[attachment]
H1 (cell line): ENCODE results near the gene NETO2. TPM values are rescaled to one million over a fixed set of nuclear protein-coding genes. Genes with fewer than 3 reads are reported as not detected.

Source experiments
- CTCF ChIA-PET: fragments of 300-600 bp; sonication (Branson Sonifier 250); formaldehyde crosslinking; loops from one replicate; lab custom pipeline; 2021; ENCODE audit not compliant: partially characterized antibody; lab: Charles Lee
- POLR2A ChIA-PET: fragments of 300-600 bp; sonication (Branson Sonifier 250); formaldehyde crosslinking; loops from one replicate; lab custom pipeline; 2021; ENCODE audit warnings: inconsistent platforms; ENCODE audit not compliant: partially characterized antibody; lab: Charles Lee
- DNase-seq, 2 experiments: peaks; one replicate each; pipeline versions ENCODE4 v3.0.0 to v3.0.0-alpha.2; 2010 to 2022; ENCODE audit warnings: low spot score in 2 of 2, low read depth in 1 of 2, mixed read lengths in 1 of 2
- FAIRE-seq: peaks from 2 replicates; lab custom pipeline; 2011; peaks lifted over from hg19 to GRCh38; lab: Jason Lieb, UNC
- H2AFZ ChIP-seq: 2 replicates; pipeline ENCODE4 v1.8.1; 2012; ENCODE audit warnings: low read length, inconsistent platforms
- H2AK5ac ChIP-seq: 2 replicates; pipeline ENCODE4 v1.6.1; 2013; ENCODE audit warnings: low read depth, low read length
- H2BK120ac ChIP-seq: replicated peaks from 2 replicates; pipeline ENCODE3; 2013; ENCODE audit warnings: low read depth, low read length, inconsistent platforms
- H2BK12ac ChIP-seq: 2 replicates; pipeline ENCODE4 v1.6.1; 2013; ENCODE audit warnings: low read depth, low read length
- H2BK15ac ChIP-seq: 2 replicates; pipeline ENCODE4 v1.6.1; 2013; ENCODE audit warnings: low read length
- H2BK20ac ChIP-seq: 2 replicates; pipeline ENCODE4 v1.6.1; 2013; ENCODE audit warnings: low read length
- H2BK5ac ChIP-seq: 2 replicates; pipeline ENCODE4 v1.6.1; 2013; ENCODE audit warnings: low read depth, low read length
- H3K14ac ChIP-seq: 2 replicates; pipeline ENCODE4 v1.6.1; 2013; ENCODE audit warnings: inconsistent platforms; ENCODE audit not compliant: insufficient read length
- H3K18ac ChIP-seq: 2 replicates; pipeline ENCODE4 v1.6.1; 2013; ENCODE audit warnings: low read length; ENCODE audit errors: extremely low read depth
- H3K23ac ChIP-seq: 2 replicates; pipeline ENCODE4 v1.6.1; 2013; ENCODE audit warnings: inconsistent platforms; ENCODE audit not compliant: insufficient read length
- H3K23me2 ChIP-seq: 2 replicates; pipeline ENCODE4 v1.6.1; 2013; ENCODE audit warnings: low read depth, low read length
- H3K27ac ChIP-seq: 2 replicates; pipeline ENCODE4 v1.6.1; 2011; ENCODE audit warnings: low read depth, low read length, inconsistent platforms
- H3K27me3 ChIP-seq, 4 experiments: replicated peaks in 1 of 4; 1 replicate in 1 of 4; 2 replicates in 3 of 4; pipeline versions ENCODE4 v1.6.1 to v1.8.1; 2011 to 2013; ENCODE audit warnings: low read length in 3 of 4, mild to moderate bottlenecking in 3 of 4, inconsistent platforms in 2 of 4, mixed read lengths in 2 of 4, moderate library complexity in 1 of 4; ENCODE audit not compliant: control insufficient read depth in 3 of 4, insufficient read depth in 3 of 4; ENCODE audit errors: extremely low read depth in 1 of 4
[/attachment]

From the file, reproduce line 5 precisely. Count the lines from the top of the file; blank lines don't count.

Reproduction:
- DNase-seq, 2 experiments: peaks; one replicate each; pipeline versions ENCODE4 v3.0.0 to v3.0.0-alpha.2; 2010 to 2022; ENCODE audit warnings: low spot score in 2 of 2, low read depth in 1 of 2, mixed read lengths in 1 of 2